Snohomish County has a new mask mandate. (Olivia Vanni / Herald file)

Snohomish County has a new mask mandate. (Olivia Vanni / Herald file)

County health officer enacts indoor mask requirement

Starting Thursday, everyone 5 and up, vaccinated or not, must wear a mask in public indoor spaces.

EVERETT — Masks are required again.

Starting Thursday, all Snohomish County residents 5 and older, regardless of vaccination status, must wear a mask in public indoor spaces, like grocery stores, retail shops and gyms, under a new directive from Snohomish Health District health officer Dr. Chris Spitters.

In late July, Spitters issued an indoor masking recommendation. Now it’s a requirement.

“We want to remove any ambiguity as to what the desired action is, that’s that we all wear a mask in public settings,” Spitters said during a media briefing Tuesday. “It’s good for people’s health and it’s good for businesses in the long run.”

Spitters’ order does not apply to private indoor spaces like office buildings with little public interaction, or outdoor settings. And the health district won’t be enforcing it.

For weeks, Spitters and other public health experts across the state have begged people, especially the unvaccinated, to wear masks when indoors, as case rates reach alarming levels.

“One of my greatest concerns is our collective exhaustion with this pandemic,” Spitters said. “It’s exhausting, and we all want it to be over, but it’s not.”

The county’s latest two-week case count recorded 279 new infections per 100,000 people. Weeks ago, it was 80 per 100,000.

And hospitalizations continue to rise, causing health experts to worry whether the medical system can handle the current wave.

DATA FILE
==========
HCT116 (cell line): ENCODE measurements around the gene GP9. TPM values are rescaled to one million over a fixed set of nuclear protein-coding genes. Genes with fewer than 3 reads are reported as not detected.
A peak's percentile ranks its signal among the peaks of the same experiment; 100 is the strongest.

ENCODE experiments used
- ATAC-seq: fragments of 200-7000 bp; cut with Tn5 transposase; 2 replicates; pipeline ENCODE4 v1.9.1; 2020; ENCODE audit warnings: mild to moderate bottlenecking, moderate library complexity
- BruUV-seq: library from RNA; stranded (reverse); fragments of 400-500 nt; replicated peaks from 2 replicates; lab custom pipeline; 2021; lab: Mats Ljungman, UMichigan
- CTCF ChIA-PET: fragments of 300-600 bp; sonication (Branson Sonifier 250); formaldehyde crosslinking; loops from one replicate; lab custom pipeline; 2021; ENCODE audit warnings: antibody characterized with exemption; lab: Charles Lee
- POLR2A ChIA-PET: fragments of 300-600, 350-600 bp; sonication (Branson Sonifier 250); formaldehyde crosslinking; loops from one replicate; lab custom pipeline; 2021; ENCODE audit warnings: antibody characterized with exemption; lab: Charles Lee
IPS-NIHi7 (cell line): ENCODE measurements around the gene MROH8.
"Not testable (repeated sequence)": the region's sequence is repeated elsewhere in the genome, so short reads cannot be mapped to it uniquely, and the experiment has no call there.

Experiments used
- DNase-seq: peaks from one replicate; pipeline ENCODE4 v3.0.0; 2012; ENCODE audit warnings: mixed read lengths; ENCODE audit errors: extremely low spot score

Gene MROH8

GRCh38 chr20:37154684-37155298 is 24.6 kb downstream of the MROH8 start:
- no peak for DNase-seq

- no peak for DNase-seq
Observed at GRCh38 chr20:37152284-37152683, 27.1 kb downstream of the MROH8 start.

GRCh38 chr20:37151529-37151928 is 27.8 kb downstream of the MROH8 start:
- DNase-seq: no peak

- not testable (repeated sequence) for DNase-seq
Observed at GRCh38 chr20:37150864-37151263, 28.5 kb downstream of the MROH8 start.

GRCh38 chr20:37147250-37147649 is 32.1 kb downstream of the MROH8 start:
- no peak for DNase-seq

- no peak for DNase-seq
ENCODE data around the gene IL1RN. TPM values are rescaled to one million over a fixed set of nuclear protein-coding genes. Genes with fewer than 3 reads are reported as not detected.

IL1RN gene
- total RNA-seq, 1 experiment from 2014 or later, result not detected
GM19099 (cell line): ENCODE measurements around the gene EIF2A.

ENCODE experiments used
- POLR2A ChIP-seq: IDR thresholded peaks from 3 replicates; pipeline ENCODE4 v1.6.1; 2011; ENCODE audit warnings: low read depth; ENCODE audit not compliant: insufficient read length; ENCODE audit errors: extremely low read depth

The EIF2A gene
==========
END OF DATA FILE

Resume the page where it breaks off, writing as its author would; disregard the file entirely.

As of Tuesday, 62 people were in county hospitals due to COVID-19, Spitters said. On July 24, there were 22 hospitalized COVID patients.

To make matters worse, local hospitals are seeing a non-COVID surge in patients, partially because people are catching up on medical care they put off during the earlier months of the pandemic.

Those factors combined have intensive care units operating above 90% capacity, leaving little room for new patients.

Fortunately, Spitters said, the county hasn’t seen an increase in the number of weekly COVID deaths. However, such a rise would usually occur a few weeks after a jump in hospitalizations.

Wearing masks is the fastest way to stunt what is now a fifth wave of the disease, he added.

He cited a study from the University of Washington that found universal masking would reduce the number of COVID deaths between now and December by 1,500, including 150 in Snohomish County.

“It’s in our hands,” Spitters said. “We can bend this curve, as we’ve done before.”

The best long-term protection, he added, is getting a shot.

In July, case rates and hospitalizations for vaccinated Snohomish County residents were one-tenth of those for the unvaccinated, he said.

“But only 54% of the total county population has completed vaccination and is benefiting from that,” Spitters said. That figure includes children 12 and under who are ineligible.

On Monday, Gov. Jay Inslee announced requirements for state employees and staff at long-term care homes to get vaccinated.

Additionally, Providence, which operates several hospitals, including one in Everett, is requiring all employees to get vaccinated and show proof of vaccination by Sept. 30. Those unable to be vaccinated will face new protocols, such as enhanced COVID testing.

In Snohomish County, Executive Dave Somers said he’s considering a similar vaccine requirement for county employees, but no decision has been made.

Joey Thompson: 425-339-3449; Twitter: @byjoeythompson.

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